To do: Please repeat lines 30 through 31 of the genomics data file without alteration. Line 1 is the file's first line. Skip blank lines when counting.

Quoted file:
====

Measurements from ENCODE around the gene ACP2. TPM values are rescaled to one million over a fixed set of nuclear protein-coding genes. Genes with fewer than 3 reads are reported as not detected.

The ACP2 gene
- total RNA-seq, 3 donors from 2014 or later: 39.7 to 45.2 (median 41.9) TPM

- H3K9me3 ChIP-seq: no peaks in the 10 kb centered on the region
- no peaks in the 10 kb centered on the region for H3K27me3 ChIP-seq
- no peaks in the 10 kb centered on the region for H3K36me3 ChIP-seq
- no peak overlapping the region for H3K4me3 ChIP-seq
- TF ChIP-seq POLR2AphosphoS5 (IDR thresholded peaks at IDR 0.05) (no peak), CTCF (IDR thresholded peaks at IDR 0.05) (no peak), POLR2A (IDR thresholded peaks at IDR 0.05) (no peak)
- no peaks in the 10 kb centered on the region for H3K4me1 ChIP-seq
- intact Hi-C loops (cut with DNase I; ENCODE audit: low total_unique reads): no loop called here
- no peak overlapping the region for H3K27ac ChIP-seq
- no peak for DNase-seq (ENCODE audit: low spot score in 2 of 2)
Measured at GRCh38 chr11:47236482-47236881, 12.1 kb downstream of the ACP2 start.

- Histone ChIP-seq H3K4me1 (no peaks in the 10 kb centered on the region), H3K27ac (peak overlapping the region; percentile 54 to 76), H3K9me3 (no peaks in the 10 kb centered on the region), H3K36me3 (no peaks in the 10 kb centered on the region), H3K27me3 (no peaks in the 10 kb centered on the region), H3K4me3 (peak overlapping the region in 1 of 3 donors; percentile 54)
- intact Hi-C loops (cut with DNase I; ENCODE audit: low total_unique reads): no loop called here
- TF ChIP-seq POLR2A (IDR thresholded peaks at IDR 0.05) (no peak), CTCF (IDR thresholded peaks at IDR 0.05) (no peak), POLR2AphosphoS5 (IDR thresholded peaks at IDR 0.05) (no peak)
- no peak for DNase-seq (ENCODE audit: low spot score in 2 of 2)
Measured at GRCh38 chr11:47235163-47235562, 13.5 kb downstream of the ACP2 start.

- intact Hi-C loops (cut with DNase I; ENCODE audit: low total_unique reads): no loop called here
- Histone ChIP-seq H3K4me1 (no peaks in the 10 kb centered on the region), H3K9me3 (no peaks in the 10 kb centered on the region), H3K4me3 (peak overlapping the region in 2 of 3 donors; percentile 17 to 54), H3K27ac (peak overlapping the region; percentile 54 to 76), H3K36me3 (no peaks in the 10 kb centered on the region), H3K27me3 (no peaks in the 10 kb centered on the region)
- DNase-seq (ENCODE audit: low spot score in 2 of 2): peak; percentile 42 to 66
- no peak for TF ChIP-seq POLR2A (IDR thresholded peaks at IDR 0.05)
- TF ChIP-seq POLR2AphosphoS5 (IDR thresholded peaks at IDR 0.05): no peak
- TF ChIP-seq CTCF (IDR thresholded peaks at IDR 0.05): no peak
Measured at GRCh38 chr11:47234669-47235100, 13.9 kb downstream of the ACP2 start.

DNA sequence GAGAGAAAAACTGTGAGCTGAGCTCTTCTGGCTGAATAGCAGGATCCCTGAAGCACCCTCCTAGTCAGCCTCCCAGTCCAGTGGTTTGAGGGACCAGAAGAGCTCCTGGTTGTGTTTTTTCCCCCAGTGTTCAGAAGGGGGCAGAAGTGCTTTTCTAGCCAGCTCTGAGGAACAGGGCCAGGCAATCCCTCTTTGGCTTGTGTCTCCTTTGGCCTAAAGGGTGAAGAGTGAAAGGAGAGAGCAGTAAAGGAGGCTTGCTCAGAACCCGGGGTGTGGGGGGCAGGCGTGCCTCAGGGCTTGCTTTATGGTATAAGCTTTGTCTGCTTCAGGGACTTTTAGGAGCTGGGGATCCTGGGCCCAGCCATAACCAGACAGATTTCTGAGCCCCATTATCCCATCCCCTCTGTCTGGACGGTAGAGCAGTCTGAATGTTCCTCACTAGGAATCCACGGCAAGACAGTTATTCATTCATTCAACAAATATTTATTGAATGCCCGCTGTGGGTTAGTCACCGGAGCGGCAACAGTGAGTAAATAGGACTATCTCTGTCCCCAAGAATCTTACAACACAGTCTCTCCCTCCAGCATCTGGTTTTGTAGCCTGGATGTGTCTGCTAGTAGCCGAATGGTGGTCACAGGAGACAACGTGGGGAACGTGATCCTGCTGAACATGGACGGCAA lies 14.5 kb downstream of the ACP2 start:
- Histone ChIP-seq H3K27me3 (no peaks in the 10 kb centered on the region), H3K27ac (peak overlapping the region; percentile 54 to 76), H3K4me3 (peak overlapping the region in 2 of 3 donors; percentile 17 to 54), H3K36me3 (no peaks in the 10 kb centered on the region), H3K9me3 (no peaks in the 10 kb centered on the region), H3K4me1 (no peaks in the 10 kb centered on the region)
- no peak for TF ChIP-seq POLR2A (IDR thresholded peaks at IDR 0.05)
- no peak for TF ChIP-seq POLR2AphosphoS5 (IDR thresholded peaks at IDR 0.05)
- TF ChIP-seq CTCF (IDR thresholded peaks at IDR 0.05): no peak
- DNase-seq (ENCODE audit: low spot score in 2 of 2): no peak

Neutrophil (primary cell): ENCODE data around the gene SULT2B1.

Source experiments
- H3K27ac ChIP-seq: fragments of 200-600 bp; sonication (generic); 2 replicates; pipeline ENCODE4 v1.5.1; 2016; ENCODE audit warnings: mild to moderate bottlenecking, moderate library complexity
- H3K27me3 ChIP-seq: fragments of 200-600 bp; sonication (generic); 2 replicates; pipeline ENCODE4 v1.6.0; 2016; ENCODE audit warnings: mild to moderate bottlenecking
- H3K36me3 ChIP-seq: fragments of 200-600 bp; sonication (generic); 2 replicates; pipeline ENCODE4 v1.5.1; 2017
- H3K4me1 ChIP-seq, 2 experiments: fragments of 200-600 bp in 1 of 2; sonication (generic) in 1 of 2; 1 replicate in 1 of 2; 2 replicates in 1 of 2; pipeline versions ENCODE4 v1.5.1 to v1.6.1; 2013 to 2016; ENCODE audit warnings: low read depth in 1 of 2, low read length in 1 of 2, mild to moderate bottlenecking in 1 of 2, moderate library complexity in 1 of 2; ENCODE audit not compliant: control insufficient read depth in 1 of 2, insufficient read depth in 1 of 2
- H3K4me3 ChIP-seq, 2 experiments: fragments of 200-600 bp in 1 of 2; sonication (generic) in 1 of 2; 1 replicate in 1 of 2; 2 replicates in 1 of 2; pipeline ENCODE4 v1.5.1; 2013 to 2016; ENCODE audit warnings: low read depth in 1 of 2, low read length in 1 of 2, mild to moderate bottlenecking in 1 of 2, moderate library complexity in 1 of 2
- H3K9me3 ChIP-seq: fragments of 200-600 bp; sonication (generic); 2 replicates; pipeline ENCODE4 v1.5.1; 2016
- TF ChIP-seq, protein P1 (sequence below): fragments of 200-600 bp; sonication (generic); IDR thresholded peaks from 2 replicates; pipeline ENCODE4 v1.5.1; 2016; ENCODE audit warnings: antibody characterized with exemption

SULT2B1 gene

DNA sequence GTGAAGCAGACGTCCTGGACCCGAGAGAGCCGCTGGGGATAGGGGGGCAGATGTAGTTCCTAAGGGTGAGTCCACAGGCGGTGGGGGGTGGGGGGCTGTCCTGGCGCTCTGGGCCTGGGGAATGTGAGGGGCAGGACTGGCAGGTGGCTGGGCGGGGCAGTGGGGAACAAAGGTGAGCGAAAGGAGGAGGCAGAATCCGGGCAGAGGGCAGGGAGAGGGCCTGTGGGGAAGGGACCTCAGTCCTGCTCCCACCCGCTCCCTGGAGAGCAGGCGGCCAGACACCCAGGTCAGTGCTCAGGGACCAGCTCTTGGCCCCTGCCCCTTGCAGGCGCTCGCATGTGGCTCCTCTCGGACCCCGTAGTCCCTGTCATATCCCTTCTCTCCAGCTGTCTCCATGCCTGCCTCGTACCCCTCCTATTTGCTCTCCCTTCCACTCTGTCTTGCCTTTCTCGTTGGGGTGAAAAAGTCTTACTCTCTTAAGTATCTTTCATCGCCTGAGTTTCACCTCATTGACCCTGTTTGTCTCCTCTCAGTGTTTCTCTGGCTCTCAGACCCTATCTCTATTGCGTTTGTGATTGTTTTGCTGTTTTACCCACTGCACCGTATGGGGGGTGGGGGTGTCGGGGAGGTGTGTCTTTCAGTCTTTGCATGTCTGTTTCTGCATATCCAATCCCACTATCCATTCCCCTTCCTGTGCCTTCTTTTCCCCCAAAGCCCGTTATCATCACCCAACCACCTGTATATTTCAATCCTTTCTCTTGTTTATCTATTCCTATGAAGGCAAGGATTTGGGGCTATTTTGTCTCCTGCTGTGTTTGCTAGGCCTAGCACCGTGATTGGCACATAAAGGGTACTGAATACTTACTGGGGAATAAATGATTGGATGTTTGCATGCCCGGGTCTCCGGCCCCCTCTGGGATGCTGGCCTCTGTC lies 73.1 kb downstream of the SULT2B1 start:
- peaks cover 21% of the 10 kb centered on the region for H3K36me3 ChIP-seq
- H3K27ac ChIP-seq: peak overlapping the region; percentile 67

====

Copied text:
- TF ChIP-seq CTCF (IDR thresholded peaks at IDR 0.05): no peak
- DNase-seq (ENCODE audit: low spot score in 2 of 2): no peak